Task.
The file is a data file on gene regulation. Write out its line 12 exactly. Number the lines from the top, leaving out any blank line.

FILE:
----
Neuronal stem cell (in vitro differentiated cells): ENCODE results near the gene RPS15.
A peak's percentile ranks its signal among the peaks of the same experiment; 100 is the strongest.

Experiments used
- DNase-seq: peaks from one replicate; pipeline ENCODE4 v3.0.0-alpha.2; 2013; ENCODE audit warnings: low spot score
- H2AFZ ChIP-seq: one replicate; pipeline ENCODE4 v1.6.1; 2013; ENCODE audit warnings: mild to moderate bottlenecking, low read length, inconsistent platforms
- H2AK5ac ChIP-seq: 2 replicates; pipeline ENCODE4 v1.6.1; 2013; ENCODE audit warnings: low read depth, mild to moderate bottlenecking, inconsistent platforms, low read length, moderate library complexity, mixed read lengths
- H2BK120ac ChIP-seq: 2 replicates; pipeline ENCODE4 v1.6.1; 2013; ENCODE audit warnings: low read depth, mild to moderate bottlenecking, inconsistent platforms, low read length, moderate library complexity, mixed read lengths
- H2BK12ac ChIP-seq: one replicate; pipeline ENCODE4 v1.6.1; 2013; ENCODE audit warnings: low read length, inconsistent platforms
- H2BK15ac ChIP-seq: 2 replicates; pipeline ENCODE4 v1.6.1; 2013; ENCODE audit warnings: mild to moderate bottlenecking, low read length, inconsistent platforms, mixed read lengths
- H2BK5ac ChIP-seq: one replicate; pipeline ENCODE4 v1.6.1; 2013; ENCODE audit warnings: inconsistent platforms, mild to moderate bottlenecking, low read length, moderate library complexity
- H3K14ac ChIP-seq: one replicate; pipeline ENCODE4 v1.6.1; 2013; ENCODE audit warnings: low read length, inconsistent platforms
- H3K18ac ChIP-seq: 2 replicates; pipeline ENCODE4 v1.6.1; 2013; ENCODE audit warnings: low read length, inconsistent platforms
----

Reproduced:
- H3K18ac ChIP-seq: 2 replicates; pipeline ENCODE4 v1.6.1; 2013; ENCODE audit warnings: low read length, inconsistent platforms